EV71 VP1–4 constitutes the viral capsid particle. VP1 is the major capsid protein and contains antigenic epitopes eliciting protective neutralization antibodies [19]. However, the neutralizing epitopes of VP1 have not been fully identified. Peptides containing amino acids 163–177 or 208–222 of EV71 VP1 are capable of eliciting neutralizing antibodies [20]. In our study, no amino acid mutations were found in neutralizing antigenic peptides reported among the 19 clinical isolates. This result supported the suggestion that effective cross protection against variable clinical virus strains can be obtained by vaccination with strain FY23K–B because of their relatively conservative antigenic epitopes in the EV71 capsid protein. However, NIs of antisera from human and monkey against FY235 and M09 were much higher than against other strains. The two strains share three common changes of amino acids in the VP1 region, located at position 98(K to E), position 145(E to G or C) and position 289(A to T). Compared to the parental strain, the FY-23, and FY-23 K-B strains had two amino acid substitutions in theVP1 region; at position 226 and position 282 [10]. Further study is required to determine whether these sites are involved in eliciting neutralizing antibodies.

Conclusions

The inactivated EV71 vaccine prepared from FY-23 K-B which shows good antibody responses and effective protection against HFMD has been licensed. We demonstrate here the cross protection of this vaccine among different EV71 isolates. We also show its limited effectiveness against CA16 infection. Thus it may more urgent to develop a CA16 vaccine for full prevention of HFMD. In addition, the neutralization assay for determining antibody titer is common in quantifying the efficacy of a vaccine. We strongly suggest that the choice of strain chosen for the titration be carefully considered, as the antibody titers titrated by different strains are dissimilar, probably due to the mutations within the VP1 region of the viral genome.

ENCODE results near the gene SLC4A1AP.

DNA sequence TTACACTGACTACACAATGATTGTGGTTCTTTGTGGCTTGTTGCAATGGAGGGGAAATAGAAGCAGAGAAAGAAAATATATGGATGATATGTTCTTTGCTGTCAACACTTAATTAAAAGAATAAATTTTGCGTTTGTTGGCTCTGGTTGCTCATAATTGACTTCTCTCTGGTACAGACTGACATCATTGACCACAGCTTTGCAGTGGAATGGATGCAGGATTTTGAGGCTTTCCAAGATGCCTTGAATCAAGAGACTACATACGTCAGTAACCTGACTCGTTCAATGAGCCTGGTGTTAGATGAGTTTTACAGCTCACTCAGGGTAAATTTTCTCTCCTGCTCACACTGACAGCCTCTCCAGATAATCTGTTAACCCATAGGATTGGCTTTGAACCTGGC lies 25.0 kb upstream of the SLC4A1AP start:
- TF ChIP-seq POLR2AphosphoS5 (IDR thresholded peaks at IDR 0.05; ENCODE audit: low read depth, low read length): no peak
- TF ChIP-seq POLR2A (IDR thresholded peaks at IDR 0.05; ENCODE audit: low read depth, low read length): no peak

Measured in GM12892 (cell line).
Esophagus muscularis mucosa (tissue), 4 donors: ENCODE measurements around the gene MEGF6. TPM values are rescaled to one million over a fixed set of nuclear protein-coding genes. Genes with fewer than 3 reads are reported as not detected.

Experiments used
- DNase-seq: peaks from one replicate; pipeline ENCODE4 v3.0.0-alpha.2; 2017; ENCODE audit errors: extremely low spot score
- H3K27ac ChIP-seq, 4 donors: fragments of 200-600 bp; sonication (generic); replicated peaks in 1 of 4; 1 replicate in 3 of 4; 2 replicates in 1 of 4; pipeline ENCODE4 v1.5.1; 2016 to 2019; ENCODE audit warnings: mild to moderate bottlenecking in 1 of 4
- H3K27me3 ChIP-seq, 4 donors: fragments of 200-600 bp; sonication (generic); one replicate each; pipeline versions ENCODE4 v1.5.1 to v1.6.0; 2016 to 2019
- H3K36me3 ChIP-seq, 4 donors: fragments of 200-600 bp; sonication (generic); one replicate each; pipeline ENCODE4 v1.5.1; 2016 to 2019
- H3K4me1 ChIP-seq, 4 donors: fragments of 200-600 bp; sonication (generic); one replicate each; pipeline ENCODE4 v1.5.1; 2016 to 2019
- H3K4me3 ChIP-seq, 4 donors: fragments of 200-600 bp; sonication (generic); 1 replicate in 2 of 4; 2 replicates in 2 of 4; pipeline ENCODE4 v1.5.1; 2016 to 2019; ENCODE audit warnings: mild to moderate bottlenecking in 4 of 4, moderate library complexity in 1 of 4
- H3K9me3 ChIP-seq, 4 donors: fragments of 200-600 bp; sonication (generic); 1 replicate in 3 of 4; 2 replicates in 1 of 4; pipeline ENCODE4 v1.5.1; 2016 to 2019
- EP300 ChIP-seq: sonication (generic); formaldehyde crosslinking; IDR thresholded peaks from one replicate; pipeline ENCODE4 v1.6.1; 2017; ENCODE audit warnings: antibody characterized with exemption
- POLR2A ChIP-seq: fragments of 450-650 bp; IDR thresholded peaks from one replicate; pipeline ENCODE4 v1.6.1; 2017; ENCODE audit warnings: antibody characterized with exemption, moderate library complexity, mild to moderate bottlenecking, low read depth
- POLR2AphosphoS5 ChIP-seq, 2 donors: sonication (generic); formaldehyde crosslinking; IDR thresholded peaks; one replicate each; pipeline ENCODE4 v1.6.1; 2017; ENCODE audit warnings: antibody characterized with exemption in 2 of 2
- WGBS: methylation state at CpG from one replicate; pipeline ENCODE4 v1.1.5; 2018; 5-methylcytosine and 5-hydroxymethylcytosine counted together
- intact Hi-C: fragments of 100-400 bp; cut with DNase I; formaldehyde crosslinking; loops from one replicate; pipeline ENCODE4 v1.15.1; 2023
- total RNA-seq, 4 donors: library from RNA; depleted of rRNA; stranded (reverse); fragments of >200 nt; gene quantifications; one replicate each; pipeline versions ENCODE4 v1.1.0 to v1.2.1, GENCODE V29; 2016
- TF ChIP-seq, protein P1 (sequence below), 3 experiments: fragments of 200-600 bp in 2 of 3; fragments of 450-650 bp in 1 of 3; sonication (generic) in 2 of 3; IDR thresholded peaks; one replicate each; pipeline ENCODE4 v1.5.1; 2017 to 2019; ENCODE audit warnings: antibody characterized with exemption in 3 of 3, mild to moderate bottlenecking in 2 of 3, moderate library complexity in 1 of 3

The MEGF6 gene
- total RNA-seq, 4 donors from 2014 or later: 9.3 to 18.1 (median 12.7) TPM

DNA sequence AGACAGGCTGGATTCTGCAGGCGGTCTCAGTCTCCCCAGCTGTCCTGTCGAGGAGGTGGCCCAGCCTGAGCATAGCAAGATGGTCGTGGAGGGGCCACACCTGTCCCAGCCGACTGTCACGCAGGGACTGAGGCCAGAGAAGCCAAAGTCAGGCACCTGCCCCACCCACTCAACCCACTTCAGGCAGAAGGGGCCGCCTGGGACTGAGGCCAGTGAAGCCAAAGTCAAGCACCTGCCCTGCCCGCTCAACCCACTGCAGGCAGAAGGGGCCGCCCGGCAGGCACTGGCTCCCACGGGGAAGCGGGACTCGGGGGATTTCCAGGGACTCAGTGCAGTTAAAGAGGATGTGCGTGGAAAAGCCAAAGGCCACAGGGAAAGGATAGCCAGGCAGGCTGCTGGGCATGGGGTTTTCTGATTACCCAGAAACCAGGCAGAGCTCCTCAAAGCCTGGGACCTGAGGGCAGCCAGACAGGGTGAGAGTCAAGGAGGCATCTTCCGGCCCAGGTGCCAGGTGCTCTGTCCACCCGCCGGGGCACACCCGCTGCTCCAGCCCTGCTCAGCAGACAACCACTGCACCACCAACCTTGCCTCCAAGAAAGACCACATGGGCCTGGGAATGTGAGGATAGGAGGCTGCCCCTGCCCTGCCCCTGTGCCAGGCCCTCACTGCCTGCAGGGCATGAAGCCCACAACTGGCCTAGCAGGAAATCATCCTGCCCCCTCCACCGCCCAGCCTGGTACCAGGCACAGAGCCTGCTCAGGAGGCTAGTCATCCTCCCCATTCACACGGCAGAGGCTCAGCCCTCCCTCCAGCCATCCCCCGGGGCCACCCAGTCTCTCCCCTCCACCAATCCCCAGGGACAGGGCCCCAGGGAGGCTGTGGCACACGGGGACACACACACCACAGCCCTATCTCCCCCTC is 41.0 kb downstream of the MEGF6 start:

Acknowledgements

We thank Dr. Nigel W. Fraser, Professor Emeritus Dept of Microbiology, Perelman School of Medicine, University of Pennsylvania, Philadelphia, PA, USA for help with preparation of our manuscript.

Funding

This project has been supported by Yunnan Natural Science Foundation (2013FZ134); Yunnan Important New Product Development Plan (2015 BC008); CAMS Innovation Fund for Medical Sciences (2016-I2M-1-019); Yunnan Natural Science Foundation (2016FB037); Fundamental Research Funds for the Central Universities (2016ZX350070); and PUMC Youth Fund(3332016114).

Availability of data and materials

All data generated or analyzed in this study are included in this article.

Ethics approval and consent to participate

This study was approved by the Institutional Ethics Boards of the Institute of Medical Biology, Chinese Academy of Medical Sciences & Peking Union Medical College, and conducted in accordance with the recommendations in the Guide for the Care and Use of Laboratory Animals of the Ministry of Science and Technology of the People’s Republic of China.

Consent for publication

We have obtained the written consent from a participant to publish the data.

Competing interests

The authors declare that they have no competing interests.